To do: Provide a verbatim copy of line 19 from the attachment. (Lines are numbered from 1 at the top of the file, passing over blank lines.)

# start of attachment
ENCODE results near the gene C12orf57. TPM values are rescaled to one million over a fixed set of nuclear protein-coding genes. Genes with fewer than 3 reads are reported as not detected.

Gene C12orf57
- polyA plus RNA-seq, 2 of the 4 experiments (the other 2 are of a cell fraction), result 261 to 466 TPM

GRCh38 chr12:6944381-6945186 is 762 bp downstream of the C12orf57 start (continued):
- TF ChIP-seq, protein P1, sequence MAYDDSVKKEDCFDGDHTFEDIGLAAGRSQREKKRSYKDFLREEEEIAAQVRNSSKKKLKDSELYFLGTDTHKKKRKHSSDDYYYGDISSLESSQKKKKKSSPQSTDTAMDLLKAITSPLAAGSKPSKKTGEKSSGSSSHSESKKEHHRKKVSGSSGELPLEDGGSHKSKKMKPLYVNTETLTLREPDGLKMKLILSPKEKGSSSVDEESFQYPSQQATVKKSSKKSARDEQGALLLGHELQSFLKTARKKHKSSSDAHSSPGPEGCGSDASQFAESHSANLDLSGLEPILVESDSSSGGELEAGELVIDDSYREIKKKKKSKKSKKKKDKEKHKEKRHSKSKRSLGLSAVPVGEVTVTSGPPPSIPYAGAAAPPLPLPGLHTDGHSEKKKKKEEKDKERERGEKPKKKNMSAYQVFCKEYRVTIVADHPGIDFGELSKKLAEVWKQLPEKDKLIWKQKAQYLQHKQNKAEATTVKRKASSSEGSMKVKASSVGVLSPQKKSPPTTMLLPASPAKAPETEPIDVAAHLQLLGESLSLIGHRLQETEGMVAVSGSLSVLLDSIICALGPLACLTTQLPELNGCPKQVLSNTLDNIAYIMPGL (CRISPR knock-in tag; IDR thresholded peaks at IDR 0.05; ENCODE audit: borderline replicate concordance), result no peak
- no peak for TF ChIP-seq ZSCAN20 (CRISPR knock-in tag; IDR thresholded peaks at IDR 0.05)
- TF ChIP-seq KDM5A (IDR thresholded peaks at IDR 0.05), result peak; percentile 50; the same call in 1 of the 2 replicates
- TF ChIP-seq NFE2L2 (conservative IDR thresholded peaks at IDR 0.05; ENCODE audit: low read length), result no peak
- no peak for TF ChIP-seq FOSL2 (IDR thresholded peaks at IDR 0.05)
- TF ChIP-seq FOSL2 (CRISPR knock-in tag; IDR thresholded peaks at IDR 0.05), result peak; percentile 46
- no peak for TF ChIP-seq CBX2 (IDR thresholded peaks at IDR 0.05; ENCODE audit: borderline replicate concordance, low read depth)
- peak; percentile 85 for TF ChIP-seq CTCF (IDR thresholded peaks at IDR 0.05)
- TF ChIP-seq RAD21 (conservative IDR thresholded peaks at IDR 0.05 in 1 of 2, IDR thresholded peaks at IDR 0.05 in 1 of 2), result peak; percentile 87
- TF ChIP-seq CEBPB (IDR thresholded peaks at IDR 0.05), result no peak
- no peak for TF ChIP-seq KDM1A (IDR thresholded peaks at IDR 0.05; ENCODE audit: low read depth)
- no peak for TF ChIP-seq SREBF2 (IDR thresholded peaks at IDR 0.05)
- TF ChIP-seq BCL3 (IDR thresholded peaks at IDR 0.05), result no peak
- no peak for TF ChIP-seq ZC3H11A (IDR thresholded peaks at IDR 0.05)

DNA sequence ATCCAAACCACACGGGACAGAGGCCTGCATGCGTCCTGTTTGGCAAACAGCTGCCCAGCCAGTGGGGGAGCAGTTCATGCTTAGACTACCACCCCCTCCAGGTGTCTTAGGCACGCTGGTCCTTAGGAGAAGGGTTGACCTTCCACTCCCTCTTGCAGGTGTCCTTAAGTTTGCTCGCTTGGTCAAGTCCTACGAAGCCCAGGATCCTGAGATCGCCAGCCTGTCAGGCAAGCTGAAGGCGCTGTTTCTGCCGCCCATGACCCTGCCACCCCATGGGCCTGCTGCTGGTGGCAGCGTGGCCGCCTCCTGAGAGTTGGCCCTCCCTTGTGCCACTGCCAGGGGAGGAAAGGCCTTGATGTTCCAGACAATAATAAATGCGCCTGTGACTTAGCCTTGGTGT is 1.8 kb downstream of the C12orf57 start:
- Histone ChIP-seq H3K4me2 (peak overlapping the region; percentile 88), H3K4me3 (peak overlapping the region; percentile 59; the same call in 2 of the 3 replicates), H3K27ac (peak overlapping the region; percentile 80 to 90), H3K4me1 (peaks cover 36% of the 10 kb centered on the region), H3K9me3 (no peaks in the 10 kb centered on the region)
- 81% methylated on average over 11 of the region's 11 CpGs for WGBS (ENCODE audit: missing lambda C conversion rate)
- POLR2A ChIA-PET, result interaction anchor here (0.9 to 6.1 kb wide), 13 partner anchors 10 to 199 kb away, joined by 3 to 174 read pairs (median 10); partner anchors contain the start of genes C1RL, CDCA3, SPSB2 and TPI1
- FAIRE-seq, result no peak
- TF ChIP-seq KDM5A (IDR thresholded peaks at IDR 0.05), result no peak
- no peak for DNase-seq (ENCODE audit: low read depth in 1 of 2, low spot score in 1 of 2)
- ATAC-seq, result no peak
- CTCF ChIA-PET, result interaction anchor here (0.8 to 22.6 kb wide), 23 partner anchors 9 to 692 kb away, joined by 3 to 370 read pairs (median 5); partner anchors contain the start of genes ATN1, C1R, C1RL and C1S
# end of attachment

DNA sequence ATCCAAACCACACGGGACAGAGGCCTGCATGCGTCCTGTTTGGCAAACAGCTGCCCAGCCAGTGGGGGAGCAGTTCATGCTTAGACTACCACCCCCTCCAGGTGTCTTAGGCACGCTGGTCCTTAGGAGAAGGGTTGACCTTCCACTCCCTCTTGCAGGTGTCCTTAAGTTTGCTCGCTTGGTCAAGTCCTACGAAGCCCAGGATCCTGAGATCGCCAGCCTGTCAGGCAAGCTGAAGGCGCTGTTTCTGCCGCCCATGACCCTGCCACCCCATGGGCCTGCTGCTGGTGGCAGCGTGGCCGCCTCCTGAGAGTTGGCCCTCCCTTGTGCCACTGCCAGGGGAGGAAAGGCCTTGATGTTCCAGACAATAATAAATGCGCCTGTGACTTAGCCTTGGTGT is 1.8 kb downstream of the C12orf57 start: